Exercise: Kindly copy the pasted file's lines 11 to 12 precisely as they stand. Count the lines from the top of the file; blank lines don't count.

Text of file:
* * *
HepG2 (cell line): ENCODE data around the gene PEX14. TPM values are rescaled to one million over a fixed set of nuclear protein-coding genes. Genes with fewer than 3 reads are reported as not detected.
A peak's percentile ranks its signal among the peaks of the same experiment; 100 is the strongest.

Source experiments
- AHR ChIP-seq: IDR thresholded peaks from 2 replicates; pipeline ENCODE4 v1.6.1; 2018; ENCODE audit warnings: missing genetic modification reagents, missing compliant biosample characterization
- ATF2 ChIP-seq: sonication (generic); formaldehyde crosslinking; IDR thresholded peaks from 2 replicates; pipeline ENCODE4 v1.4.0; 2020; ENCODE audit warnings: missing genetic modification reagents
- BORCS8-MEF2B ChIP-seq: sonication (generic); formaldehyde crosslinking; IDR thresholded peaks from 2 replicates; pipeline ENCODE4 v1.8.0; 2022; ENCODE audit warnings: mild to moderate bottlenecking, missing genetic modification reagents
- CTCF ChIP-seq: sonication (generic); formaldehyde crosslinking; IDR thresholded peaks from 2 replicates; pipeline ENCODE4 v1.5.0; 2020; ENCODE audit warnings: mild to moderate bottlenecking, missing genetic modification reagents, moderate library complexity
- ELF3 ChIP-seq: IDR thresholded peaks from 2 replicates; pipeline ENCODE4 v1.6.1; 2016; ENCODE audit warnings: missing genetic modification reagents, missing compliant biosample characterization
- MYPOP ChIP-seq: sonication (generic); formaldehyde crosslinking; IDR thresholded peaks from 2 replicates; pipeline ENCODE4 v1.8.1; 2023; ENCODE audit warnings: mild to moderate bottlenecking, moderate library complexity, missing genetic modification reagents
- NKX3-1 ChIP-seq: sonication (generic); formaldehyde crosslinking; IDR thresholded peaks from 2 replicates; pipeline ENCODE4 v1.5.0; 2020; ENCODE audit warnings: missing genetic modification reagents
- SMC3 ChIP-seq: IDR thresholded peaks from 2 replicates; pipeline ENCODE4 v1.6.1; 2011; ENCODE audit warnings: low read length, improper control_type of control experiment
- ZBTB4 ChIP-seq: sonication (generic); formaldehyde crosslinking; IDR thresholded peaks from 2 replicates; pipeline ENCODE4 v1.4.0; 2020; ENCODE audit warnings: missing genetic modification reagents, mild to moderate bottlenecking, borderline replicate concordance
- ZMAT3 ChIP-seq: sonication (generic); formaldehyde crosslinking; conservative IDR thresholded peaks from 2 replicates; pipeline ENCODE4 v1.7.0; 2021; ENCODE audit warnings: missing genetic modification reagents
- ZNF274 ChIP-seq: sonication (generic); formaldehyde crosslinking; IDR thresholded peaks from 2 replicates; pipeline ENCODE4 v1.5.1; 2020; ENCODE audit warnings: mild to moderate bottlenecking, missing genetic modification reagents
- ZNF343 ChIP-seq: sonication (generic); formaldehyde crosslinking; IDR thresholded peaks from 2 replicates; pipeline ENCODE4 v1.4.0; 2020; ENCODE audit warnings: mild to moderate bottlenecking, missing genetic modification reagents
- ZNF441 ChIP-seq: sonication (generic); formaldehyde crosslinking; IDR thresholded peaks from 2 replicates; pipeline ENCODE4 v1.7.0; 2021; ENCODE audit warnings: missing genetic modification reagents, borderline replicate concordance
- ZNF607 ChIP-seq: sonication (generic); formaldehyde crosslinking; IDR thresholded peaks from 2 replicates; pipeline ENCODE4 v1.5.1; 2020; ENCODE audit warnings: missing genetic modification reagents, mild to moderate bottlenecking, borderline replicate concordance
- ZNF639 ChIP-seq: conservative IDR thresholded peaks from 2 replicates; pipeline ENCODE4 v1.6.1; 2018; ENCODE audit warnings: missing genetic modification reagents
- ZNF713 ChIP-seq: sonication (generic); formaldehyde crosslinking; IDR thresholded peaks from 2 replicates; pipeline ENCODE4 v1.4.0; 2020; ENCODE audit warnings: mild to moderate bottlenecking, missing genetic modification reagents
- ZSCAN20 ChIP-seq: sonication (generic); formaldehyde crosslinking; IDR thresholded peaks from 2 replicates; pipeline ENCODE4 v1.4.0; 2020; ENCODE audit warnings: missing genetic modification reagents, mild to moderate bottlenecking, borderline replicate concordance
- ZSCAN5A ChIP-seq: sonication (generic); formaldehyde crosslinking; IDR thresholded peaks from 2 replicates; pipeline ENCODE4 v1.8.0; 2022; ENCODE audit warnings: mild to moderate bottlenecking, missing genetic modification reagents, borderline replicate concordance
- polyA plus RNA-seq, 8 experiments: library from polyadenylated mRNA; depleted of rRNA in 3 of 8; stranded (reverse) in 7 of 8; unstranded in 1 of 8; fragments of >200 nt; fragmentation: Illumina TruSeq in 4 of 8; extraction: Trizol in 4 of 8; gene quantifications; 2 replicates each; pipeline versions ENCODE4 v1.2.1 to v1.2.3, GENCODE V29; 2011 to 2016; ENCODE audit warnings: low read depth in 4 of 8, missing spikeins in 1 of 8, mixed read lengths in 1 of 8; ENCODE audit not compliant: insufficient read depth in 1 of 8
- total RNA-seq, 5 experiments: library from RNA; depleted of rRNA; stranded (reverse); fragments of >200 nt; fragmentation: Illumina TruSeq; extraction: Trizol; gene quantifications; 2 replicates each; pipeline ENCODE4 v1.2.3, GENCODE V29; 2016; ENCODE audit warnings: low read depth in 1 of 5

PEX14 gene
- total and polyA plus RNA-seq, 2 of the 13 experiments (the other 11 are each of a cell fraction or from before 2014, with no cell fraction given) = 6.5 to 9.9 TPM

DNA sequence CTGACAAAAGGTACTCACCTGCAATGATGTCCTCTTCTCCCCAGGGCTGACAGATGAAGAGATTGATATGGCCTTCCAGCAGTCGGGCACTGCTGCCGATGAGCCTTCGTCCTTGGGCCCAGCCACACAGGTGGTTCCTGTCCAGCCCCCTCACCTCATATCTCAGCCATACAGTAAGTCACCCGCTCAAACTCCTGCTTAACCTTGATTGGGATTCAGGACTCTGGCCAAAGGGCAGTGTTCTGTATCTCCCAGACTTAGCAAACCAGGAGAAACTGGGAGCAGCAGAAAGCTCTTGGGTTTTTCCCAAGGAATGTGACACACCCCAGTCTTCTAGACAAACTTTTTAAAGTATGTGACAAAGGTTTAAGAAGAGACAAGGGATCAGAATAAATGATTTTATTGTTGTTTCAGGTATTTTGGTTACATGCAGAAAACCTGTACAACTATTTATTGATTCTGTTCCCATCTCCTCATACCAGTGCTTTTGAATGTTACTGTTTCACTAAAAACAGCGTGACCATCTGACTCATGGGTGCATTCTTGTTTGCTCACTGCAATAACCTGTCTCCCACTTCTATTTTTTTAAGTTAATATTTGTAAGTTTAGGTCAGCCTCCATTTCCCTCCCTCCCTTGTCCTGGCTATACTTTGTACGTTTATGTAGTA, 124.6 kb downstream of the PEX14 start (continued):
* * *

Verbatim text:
- SMC3 ChIP-seq: IDR thresholded peaks from 2 replicates; pipeline ENCODE4 v1.6.1; 2011; ENCODE audit warnings: low read length, improper control_type of control experiment
- ZBTB4 ChIP-seq: sonication (generic); formaldehyde crosslinking; IDR thresholded peaks from 2 replicates; pipeline ENCODE4 v1.4.0; 2020; ENCODE audit warnings: missing genetic modification reagents, mild to moderate bottlenecking, borderline replicate concordance